You can see the impact immediately: votes are heavily weighted by wealth and age. Indeed, the votes of the very poor count for practically nothing. Cicero is, in fact, explicit that this was the design and in fact argues that the balance of the number of centuries was ideal because it both allowed the lower classes to vote (“lest there be danger of arrogance”), without assigning them a decisive role except when the wealthier centuries were divided (“lest they be too strong”). Indeed, Cicero goes so far as to note this is a system, “so that the largest number not have the greatest influence” (Cic. de re publica 2.39).
At the same time, note that while the system constructs a sliding scale whereby richer Romans’ votes count more, the decisive bulk of the voting power is not confined to the equites, but is in fact focused on the first class of the infantry. Indeed, no decisive majority of votes can be assembled until at least the second (and perhaps part of the third) class of infantry has voted. This is far less closed than some of the Greek polis oligarchies we’ve discussed, but it is hardly a fair voting system.
Rather, I think the purpose here is fairly clearly: without leaving any part of the citizenry entirely out, the structure here concentrates political power among the men who served – preferring the men who had served modestly but significantly over the men who would serve. Dionysius even claims that military service obligations were portioned out proportional to the centuries (Ant. Rom. 4.19.2-3), meaning that the rich would also have to serve more; modern scholars have doubted this, but there’s no reason they couldn’t have been portioned out this way, at least during non-crisis periods. There is a tendency among modern readers to assume that in the past as they imagine in their own society that the rich generally avoided military service; this was clearly not the case in Rome where in any event ten years of service was required to run for office (Polyb. 6.19.3).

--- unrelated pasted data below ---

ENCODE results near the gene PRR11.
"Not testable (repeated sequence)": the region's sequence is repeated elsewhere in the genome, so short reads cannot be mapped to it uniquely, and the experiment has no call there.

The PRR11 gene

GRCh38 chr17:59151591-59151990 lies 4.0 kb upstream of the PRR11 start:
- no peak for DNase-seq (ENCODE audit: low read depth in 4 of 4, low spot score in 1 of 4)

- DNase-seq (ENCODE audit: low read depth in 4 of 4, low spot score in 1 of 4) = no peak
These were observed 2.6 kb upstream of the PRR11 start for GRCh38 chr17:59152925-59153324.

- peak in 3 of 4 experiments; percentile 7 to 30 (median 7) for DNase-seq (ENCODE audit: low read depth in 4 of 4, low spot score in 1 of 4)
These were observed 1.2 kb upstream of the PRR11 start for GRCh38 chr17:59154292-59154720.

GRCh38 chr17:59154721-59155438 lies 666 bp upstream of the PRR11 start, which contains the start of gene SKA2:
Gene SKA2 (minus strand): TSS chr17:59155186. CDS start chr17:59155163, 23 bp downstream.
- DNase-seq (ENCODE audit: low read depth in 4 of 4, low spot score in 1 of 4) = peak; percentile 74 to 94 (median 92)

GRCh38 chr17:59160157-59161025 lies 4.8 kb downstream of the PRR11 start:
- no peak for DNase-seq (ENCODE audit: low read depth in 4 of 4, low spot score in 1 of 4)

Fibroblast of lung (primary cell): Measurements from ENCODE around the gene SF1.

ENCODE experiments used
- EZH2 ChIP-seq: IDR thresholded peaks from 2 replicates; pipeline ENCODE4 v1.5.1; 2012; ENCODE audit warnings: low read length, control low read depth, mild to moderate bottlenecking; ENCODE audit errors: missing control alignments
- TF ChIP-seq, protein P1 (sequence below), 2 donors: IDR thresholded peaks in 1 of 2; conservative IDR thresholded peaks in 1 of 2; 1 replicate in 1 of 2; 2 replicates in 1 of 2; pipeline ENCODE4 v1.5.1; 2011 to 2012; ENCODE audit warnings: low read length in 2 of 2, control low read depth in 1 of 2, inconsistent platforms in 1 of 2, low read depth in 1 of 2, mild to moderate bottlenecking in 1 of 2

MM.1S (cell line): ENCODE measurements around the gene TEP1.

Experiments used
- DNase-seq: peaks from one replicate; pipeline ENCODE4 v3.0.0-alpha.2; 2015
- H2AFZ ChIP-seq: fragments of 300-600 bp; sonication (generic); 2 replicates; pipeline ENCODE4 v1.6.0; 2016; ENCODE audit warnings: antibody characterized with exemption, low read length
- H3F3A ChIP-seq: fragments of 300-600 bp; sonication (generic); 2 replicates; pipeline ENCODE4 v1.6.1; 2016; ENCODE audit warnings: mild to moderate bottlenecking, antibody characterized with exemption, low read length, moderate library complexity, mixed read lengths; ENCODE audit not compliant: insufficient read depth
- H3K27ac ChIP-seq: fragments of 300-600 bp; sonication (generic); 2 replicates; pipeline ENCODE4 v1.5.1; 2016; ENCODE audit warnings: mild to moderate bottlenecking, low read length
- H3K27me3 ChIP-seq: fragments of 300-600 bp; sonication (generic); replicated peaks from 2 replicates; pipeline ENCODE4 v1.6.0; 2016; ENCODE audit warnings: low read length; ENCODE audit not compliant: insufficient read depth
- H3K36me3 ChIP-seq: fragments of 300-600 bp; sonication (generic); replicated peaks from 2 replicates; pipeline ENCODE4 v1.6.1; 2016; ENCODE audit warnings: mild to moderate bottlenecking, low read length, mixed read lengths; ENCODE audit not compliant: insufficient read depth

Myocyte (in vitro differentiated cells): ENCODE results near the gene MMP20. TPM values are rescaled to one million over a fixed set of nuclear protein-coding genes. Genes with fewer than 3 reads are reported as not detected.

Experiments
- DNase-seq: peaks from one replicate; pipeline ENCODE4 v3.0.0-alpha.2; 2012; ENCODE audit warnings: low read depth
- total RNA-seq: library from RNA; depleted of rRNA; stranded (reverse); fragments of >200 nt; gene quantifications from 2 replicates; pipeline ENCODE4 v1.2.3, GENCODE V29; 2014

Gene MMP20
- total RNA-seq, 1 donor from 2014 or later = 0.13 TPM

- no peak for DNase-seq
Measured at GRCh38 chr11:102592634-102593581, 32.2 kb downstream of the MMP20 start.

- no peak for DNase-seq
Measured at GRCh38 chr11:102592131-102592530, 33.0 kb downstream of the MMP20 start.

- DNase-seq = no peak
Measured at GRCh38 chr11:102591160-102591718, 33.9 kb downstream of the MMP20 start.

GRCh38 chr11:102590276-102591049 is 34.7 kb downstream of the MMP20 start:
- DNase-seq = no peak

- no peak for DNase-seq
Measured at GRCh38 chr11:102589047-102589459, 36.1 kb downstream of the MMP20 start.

So while on the one hand this is a system that absolutely favors wealth (and age), I think we should also understand it is an apparent effort to concentrate the public decision-making power over matters of war and peace in particular – given the unique competences of this assembly – in the men who had served or who would serve in the military. I think this goes a long way to explaining why this assembly, but none of the others, so aggressively disenfranchises the poorest Romans. Still, the slanted nature of the comitia centuriata‘s structure is a worthwhile caution when assessing the democratic character of the res publica: the well-to-do but not super-rich infantrymen of the first and second class would be heard very clearly. The rest of Rome? Less so.
The Comitia Tributa
Compared to the bewildering complexity that is the comitia centuriata, the comitia tributa is refreshingly simple and also substantially more democratically organized. The comitia tributa was the workhorse of the Roman assemblies, used for the bulk of legislation, because it was less cumbersome. The comitia tributa, like the comitia centuriata could be convened by either a praetor or a consul. It assembled in the comitium, a space in the Roman forum directly outside the Senate house, a location that is going to have some substantial implications.
The only ‘special’ competence this assembly had was that it elected curule aediles and quaestors (don’t worry about those offices yet, we’ll talk about them in the coming weeks), but in practice it was the regular assemblies that consuls and praetors used to pass legislation. While laws (technically plebiscita, rather than leges, though the Romans are not always careful about these technical terms) passed by the tribunes through the concilium plebis tend to get a lot more focus (because of the remarkable tribunates of the Gracchi, mostly), most legislation was proposed by consuls and praetors – consuls in particular for major legislation – and so was mostly passed through this body.